Chhay Vet: UNTAC in BattambangNovember 22, 2008
In 1991 I was nineteen years old and Cambodia still had a very tightly controlling Communist government. My country hadn’t opened up and it was only recently that the Vietnamese soldiers had left. You can imagine, therefore, the great shock we had in Battambang when Australian soldiers wearing blue berets arrived. I’d never seen anything like it.
The Australians came first to set up a base two kilometers out of town and then many others arrived too. They came from all over the world – The Philippines, India, Eastern Europe, Columbia, Paraguay – places I’d only ever seen on maps.
Their job was to disarm and control the different fighting factions by keeping them away from each other and at first the Khmer Rouge participated. Khieu Sampan went to Phnom Penh and a detachment of KR soldiers arrived in Battambang to meet the UNTAC people. We all came out to stare at them. I saw that the KR was very smart and disciplined – far more than the FUNCINPEC soldiers.
Then Khieu Sampan made demands that Hun Sen couldn’t agree to, so the KR went back to the jungle and the election went ahead without them. UNTAC made demands of Hun Sen too. Mainly they demanded brothels and girls and despite Hun Sen saying he could not agree to their request, they still got what they wanted.
What I mainly remember about UNTAC in Battambang was their appetite for women and girls. They all wanted girls and all had different desires. The Australians usually organized for expensive dancing girls from the Champeng Vong or Tan Sour Nightclubs to be sent to their compounds. (You can see the Tan Sour – in English, Paradise – behind me in the top photo and it was demolished recently. The land is on sale for $500,000.) The Asians – Malaysians and Phillipinos – wanted very young virgin girls and would pay hundreds of dollars to poor families in local villages to get access to their daughters. The Indians, Bangladeshis and Africans spent all their spare time and money in cheap brothels, but what they all had in common was their desire for sex with Khmer women and girls.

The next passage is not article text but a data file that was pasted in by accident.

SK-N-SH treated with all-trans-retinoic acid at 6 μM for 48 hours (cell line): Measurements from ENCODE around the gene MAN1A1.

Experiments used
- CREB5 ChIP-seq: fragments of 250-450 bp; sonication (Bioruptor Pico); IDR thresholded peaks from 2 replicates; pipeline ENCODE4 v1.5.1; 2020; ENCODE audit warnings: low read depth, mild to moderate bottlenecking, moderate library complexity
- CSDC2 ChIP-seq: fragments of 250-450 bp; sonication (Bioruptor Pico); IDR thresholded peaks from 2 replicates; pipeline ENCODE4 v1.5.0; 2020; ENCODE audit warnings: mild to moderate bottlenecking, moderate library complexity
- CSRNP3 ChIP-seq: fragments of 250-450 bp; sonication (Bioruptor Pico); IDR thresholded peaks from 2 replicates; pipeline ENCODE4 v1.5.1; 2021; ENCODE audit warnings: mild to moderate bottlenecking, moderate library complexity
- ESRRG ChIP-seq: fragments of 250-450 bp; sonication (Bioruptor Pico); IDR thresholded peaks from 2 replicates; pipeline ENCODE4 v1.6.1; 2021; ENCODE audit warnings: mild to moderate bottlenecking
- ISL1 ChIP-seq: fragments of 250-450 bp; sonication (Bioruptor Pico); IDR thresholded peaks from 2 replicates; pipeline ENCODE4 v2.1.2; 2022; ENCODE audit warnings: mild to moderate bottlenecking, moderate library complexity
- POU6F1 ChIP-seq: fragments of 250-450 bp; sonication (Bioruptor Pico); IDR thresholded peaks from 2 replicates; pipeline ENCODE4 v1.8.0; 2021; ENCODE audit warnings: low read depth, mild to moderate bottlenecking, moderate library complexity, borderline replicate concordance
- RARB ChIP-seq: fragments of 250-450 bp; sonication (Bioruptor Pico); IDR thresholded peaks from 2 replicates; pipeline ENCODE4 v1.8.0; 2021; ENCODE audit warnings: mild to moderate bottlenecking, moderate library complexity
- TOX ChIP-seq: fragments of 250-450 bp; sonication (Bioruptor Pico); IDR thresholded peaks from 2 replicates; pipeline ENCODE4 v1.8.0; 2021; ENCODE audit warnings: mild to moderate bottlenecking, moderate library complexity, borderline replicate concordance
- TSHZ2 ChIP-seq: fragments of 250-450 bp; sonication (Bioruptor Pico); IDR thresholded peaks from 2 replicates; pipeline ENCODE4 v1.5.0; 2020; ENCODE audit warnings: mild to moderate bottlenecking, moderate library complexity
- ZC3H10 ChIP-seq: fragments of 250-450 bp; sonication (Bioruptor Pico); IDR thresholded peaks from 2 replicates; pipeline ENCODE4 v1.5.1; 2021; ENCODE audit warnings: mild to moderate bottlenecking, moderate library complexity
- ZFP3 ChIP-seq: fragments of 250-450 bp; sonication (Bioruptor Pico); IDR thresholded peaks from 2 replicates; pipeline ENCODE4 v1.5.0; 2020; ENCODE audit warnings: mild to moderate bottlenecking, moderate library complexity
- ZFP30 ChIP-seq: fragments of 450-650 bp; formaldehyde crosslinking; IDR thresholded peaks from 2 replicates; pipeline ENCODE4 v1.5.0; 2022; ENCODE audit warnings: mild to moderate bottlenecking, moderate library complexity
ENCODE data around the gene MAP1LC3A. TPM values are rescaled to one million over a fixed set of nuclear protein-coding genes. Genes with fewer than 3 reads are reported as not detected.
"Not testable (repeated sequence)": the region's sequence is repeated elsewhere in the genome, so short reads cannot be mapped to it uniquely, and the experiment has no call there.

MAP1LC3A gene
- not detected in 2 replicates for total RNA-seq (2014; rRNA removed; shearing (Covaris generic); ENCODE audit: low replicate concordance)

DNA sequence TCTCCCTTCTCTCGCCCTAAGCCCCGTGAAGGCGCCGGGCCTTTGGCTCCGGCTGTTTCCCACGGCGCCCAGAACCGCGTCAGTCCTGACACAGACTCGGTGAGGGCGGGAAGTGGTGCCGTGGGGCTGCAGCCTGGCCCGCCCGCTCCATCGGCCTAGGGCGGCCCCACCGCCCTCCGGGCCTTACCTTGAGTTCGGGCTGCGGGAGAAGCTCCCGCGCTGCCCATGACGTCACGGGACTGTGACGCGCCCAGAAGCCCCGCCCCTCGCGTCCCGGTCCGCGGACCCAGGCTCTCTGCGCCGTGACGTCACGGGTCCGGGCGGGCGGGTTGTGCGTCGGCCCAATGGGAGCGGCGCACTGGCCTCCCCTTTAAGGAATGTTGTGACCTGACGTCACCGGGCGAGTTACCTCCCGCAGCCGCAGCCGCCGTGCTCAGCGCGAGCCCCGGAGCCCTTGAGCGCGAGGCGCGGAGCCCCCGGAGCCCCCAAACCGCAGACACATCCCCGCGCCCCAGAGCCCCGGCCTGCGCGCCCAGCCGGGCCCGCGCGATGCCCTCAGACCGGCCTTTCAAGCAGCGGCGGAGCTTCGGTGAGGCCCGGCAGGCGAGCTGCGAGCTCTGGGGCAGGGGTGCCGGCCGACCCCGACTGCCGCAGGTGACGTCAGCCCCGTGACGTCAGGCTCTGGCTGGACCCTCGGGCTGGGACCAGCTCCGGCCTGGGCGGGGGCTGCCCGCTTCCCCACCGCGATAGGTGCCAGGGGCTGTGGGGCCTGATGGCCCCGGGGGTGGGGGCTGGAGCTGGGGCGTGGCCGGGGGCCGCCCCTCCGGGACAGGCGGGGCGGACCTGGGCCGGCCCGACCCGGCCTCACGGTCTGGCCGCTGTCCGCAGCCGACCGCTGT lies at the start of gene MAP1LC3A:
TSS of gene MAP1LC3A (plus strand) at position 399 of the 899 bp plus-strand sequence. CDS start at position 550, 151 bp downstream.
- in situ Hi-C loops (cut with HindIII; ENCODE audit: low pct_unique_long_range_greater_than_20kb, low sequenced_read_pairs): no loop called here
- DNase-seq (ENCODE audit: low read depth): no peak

Ek Phnom is a very peaceful village eight kilometers from Battamang which has an 11th century temple and lily ponds. Khmer people from Battambang often go there with their families at weekends to enjoy a picnic. A brothel opened there for the UNTAC soldiers. Ek Phnom never had a brothel before that.
We also learned quickly to be careful on the streets as the UNTAC people were crazy drivers and were usually drunk. We really had to watch out for them. Still, they had good medical facilities so after they knocked us over they would usually take us to their hospital.The one positive thing about UNTAC was their hospital which did help people who had been in traffic accidents.
Apart from that, they were a disaster and we finally lost all respect for them, when, during the election, some KR trying to disrupt voting, attacked the village of Sneng, 20 kilometers from Battambang. The UNTAC soldiers heard the KR coming and ran away to hide in the rice fields. Their job was to protect our security and human rights yet they didn’t do either.
They were also very stupid. During the election registration and probably as a joke, UNTAC were given an old French map of Bantey Meachy to use. They ended up crossing the border and trying to register a Thai village for the 1993 Cambodia election. UNTAC invaded Thailand!
UNTAC spent $1.6 billion nationally on their mission and we believed that when they left, all their equipment would be left behind and donated to us. So when it became clear in 1993 that this wouldn’t happen, we stole everything we could from them. We stole their cars from their compounds and we stole their money. I’m not ashamed about this at all.
These days there is little in Battambang to remind us of UNTAC. Many women had abortions so there were no babies left behind, Champeng Vong Nightclub closed down years ago and the Tan Sour Nightclub was demolished recently. The villas that were rented to UNTAC people for $2,000 a month are now rented out for $500 per month. But out in Ek Phnom lives a Malaysian man who came to Cambodia with UNTAC and stayed behind to marry a Khmer woman and work as a builder. She left him years ago so he lives alone now. I’ve met him and he speaks Khmer perfectly.